I am convinced that you you have to look at the data, not just statistically analyze it. Even something as simple as averages can be very deceiving. I went hunting last week. I fired at a duck and mssed by 6 in front. Then I took a second shot and missed by 6 inches behind. On the average, the duck is dead.

    You comment that a 10 year analysis is too short for climate. I agree. But the lack of temperature increase over the period 2002-2012 when there was accelerating CO2 emissions certainly doesn't do anything to confirm the CO2 vs T relationship. Is there any expermental result that would convince you that the theory of CO2 relationship with global warming was incorrect? Has anyone identified an experiment that could possibly show that? Is there anyone running experiments that could say the theory is wrong? It seems to me that the anthropogenic believers don't waste their time looking. It's not science any longer. It's now a belief and almost a theology.

    The post about Foster and Rahmstorf 2011 looks interesting, but I need to get the original article and try to understand it a lot better. From the "moving" curve posted by Dikran Marsupial. it appears their starting data was very similar to the UAH curve I started with, but they extracted out all the other effects. I hadn't seen this article and it looks interesting.

    As a general comment, it is very interesting that when Temperature was rising, it was used as the evidence of global warming, but now that it looks like that trend has flattened, all of a sudden, we need to find a new way to prove that our original theory still holds. You're not supposed to start with the answer and then search for some data that matches the answer. As I said in my post, I was intrigued by the thought that heat content is probably a better way to look at global warming. However the NOAA chart I showed in my post seems to say that it's recent trend has also flattened .

    You commented
    a) Don't use short trends.
    b) Don't assume that because the simple observations are noisy that you
    can't extract a clearer signal from the data.
    c) When you do look at the signal, and you also consider the complexity and
    other factors in the system, everything makes sense.
    d) Read and learn more before you adopt a position.

    I try not to use short term trends, but I also try to not to ignore the short term trend that doesn't fit the model, unless I can find a cause that was not in the model. Then I try to fix the model to include that effect. Why is there no global temperature or global heat content response to increasing CO2 over the last 10 years. Who in the IPCC is trying to answer that question?

    I can accept noisy data. What I can't accept is a 15 year set of data that is cyclical, but around a relatively stable mid-point demonstrating the low end and another similar set at a high mid-point being considered the high end and then having straight line being drawn between them. That is not good data interpretation. The correlation coefficient of a linear fit from 1979 to 2012 can't be very good - even if you ignore the El Nino and Mt Pinatubo anomalies.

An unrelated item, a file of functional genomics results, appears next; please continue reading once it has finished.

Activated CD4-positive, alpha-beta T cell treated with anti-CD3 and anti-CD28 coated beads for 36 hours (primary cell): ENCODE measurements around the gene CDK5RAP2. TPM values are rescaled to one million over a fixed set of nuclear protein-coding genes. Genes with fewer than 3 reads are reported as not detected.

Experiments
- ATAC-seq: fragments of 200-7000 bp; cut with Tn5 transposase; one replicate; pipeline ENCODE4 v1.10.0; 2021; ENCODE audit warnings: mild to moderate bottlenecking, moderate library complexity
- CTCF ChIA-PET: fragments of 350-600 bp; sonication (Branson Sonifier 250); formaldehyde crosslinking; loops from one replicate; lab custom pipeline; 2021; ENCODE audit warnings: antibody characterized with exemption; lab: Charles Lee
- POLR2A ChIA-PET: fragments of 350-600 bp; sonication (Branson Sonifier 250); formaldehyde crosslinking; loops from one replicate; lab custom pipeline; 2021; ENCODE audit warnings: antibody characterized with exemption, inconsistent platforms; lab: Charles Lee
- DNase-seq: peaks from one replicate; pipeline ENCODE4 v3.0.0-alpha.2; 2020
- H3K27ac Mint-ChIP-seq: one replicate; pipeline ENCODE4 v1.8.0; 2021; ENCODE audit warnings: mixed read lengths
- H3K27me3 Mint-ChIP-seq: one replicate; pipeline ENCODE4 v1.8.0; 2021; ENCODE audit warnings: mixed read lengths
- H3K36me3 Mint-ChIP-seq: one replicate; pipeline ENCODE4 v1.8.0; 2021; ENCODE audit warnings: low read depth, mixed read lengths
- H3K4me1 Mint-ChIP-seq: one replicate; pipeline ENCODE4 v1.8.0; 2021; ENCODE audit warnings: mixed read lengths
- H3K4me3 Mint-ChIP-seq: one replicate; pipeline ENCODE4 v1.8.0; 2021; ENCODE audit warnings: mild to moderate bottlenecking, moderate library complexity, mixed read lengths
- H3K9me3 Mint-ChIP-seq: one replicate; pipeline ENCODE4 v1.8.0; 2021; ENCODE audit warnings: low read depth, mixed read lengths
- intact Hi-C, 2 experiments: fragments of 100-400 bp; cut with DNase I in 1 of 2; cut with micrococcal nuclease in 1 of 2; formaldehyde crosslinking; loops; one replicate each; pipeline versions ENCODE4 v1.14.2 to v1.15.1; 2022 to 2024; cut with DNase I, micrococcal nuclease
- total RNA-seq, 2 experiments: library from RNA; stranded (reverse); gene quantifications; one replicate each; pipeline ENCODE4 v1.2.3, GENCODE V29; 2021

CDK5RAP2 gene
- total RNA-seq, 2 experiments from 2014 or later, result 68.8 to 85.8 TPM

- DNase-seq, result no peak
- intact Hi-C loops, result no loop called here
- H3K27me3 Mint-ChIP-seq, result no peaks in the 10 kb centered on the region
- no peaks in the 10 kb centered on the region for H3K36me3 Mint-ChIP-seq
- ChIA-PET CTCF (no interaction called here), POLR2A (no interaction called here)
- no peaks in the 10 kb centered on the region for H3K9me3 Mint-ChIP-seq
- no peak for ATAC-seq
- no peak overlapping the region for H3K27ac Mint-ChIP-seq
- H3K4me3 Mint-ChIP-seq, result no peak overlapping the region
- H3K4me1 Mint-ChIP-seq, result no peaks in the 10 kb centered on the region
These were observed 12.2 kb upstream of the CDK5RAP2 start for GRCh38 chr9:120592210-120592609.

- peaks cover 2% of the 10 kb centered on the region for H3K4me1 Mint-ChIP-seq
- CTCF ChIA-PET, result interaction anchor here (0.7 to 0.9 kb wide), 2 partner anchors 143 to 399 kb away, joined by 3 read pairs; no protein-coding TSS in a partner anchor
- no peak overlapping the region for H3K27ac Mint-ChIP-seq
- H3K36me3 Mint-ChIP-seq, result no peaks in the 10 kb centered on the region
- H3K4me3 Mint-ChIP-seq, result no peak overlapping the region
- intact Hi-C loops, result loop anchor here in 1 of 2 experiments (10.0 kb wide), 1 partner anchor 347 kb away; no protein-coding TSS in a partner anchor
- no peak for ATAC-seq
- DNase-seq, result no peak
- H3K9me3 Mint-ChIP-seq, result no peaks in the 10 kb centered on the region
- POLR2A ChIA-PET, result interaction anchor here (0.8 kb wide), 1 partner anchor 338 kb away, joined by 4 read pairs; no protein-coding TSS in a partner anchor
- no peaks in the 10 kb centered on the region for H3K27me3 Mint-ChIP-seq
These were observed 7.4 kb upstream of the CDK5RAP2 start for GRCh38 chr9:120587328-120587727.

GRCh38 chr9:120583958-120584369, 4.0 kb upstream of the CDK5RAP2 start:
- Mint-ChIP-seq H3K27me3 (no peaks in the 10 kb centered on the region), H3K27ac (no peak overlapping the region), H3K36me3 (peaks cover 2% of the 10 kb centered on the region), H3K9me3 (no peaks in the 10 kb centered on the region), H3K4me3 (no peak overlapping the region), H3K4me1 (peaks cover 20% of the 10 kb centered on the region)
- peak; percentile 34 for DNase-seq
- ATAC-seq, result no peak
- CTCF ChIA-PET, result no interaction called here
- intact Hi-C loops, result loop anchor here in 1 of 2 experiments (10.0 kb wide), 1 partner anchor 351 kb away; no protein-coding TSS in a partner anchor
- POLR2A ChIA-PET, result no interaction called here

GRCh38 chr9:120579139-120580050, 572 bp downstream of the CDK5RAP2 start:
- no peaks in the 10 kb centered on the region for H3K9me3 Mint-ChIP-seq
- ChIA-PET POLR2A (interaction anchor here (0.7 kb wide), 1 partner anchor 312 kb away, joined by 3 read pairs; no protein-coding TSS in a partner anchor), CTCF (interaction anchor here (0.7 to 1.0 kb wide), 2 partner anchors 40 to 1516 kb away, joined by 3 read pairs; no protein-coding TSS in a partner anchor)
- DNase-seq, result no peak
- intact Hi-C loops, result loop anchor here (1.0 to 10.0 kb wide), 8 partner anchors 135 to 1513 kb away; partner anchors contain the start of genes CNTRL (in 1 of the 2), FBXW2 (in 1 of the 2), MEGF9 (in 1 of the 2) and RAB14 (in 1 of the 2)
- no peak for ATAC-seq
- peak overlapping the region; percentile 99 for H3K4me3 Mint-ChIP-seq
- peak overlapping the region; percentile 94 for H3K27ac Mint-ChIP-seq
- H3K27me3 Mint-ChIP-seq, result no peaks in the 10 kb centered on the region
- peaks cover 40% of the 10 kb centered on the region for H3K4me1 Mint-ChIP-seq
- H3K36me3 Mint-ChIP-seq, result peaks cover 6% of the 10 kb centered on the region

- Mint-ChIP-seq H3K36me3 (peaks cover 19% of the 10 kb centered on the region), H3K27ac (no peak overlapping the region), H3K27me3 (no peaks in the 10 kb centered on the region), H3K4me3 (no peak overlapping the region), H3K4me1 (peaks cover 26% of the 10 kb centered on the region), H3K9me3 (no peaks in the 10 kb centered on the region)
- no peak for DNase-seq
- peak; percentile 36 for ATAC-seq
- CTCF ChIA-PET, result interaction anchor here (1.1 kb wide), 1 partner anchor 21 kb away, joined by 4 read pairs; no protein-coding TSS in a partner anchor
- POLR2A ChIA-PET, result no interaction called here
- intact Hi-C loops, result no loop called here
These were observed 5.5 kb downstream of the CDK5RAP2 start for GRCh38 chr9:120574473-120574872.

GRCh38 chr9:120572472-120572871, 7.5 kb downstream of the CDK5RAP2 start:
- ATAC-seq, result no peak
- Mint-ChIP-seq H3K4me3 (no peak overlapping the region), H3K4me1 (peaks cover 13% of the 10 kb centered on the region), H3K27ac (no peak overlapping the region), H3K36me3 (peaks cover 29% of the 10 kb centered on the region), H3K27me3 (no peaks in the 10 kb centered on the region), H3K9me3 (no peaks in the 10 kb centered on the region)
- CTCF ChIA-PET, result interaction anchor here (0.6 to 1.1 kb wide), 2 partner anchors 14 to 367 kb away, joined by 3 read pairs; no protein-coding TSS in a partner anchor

I can accept that the complexity of the system makes it hard to interpret. I will seriously try to understand Foster and Rahmstorf , but I would much prefer to add all those exogenous effects into the model rather than trying to extract out the trend I was looking for to find an underlying trend. Data manipulation can lead the most sincere analyzer to put his biases into the manipulation.

    Finally (to Sphaerica) I am trying to learn as much as I can before adopting a position. My present position is that I don't have one because when I look I can't find "settled science". i'm not saying that there is no relationship. I'm saying that I can't see it in the data that I can find.

    To michael sweet,
    I agree with you that an eyeball fit is certainly not as precise as a good statistical fit. I got lazy. I can't disagree with you that the data might have a slight upward drift. But all the statistics in this world would not show the data from 1979 thru 1996 having a trend that would lead to a midpoint that is 0.3°C higher by the 2002 until 2012 period. If I have the time, I'll try to extract the data and verify how good my eyeball is, but I can't believe that it will lead to a different conclusion. You can only get a different conclusion by including the latter data and trying to fit these two totally separate data sets with a single line. Has anyone tried checking to statistically see whether these two sets of data (1979-1996 and 2002-2012) are likely to be from two totally separate data sets?

    To muoncounter and DSL
    Just because you don't know the physical mechanism, doesn't mean there wasn't one. If Einstein had looked at his data that way, he would never have come up with Relativity. Keplar 's would have been happy with the "known' model and never come up with ellipses for the planetary orbits.